When will you own Facebook in your 401(k)?

(MoneyWatch)  With an expected value of more than $100 billion dollars, Facebook will be one of the most valuable companies in the U.S. In fact, even if the stock doesn't move above the offering price of $38, the social networking juggernaut would be worth $104 billion, making it number 22 on the list of most valuable companies and knocking PepsiCo (PEP) down a notch. That would give it a significant weight in an index mutual fund that owns the U.S. stock market. But most index funds won't own Facebook for some time. 

If, for instance, you own an S&P 500 index fund, you will not own Facebook until the Standard and Poor's Committee decides to admit it into the index (and which company to throw out to make room for it). Though the S&P committee could always avoid having to bump one of the 500 members out by waiting until one is acquired or goes private, that could take a long time, which is one of my arguments for avoiding S&P 500 index funds.

The case against S&P 500 index funds
Bogle on S&P 500 vs total U.S. index funds
Complete coverage of Facebook IPO

Narrower index funds, such as small and mid-cap funds, will probably never own Facebook. Unless the stock does even worse than most naysayers expect, only index funds that include large capitalization companies can ever own Facebook, given its huge size.

A total US stock index fund will, however, have to buy Facebook. I asked Vanguard how its Total U.S. Market Index Fund (with more than $150 billion in assets) will be buying Facebook. Since this fund follows the MSCI US Broad Market Index, Vanguard will first have to wait until MSCI admits it to the index. Considering it is rules-based and doesn't have to wait for a committee to decide, the admission should happen pretty fast. 

Since I was unable to get MSCI to comment when that would be, I checked with Wilshire Associates, suspecting that the methodology of its Wilshire 5000 index might be similar. Wilshire admits new IPOs once a month on the close of the third Friday of each month. While that happens to be today, Facebook will have to wait another month, as Wilshire said it would not have enough time to inform clients. Even though the date was announced some time ago, delays of IPOs do happen.

I suspect most total US index funds will own Facebook within the next month. Yet, most may not own much of it.  That's because the Vanguard Total U.S. Index Fund and most index funds are weighted by the amount of stock that is available for public trading. With an IPO estimated at $16 billion, that means that only about 15 percent of its stock will be publicly traded on the first day.

Later this year, insider stock will start trading early when private equity investors and employees start cashing out. Still, founder Mark Zuckerberg will own much of the company, and that may not trade for some time. Thus, the Vanguard and most other total US index funds will own less than the total value of the stock relative to other publicly held companies of similar value.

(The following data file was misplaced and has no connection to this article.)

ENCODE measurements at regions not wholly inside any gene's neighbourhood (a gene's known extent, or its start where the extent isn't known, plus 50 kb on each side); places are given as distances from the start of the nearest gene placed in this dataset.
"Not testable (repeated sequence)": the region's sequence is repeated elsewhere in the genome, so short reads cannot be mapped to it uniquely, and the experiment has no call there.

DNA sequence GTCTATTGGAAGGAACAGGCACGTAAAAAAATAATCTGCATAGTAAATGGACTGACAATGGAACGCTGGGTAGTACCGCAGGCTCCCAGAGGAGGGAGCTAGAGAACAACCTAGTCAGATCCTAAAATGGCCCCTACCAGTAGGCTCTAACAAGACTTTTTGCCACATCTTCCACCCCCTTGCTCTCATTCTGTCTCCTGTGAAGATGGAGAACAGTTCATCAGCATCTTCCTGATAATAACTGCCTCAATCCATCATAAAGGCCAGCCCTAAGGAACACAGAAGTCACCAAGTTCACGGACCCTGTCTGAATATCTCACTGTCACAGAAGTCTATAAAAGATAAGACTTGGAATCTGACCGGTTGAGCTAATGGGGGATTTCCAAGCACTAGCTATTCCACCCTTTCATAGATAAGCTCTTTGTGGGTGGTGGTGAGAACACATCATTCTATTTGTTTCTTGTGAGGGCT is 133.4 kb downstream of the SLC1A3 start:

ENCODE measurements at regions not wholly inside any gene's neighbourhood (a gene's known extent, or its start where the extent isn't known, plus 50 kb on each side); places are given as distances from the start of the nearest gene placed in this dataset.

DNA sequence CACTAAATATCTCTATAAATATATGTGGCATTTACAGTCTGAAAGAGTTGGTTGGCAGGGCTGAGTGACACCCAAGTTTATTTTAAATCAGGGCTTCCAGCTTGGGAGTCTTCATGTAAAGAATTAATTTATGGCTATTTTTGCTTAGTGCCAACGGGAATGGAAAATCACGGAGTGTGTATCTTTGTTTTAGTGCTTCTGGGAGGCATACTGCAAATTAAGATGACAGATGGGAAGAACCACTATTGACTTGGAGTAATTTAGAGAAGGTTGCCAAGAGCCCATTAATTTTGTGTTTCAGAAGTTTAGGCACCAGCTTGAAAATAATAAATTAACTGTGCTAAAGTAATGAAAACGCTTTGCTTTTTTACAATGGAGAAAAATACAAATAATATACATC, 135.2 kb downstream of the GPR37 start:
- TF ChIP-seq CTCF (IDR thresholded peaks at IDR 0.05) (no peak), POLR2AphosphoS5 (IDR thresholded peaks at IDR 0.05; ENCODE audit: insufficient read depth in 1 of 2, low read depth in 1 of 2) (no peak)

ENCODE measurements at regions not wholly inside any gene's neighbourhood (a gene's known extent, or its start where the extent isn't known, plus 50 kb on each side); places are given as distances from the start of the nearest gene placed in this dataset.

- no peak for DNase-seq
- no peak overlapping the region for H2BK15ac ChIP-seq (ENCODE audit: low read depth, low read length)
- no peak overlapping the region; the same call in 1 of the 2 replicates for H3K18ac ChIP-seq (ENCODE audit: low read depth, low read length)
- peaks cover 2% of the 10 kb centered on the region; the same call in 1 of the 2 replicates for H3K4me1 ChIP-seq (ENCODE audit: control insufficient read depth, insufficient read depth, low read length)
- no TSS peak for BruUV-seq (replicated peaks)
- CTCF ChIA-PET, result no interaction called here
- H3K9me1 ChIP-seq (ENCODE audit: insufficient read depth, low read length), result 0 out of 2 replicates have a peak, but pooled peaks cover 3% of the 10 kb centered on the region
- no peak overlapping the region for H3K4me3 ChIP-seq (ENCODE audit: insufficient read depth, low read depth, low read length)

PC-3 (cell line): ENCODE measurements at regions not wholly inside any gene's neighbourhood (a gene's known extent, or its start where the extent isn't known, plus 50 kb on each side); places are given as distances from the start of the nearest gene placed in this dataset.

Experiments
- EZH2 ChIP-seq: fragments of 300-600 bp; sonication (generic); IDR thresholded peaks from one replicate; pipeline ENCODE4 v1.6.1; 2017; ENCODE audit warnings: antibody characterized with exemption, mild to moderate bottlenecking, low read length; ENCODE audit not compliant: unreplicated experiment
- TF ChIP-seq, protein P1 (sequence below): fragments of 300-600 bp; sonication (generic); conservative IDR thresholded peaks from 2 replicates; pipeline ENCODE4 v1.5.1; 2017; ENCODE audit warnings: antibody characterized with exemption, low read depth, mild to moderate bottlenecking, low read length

The last question I had for Vanguard was how the Total U.S. Index fund would buy Facebook, once it's admitted to the MSCI US Broad Market Index. Presumably, if this mammoth fund bought all the shares at once, it could temporarily drive up the price of Facebook and end up buying at higher prices. Vanguard declined to get into the specifics of the portfolio transactions. This would, of course, be tipping off traders looking to make short-term gains from the massive purchases the fund will be making.

My take

I'm just fine with how my total US index fund will be getting me into Facebook. It won't be on the first day when emotions are running the most rampant. And it will not even be at the weighting of the full market capitalization.  But as insiders sell their shares and they become publicly traded, the index fund will slowly be increasing its holdings in Facebook, similar to dollar cost averaging.    

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    Allan S. Roth is the founder of Wealth Logic, an hourly based financial planning and investment advisory firm that advises clients with portfolios ranging from $10,000 to over $50 million. The author of How a Second Grader Beats Wall Street, Roth teaches investments and behavioral finance at the University of Denver and is a frequent speaker. He is required by law to note that his columns are not meant as specific investment advice, since any advice of that sort would need to take into account such things as each reader's willingness and need to take risk. His columns will specifically avoid the foolishness of predicting the next hot stock or what the stock market will do next month.

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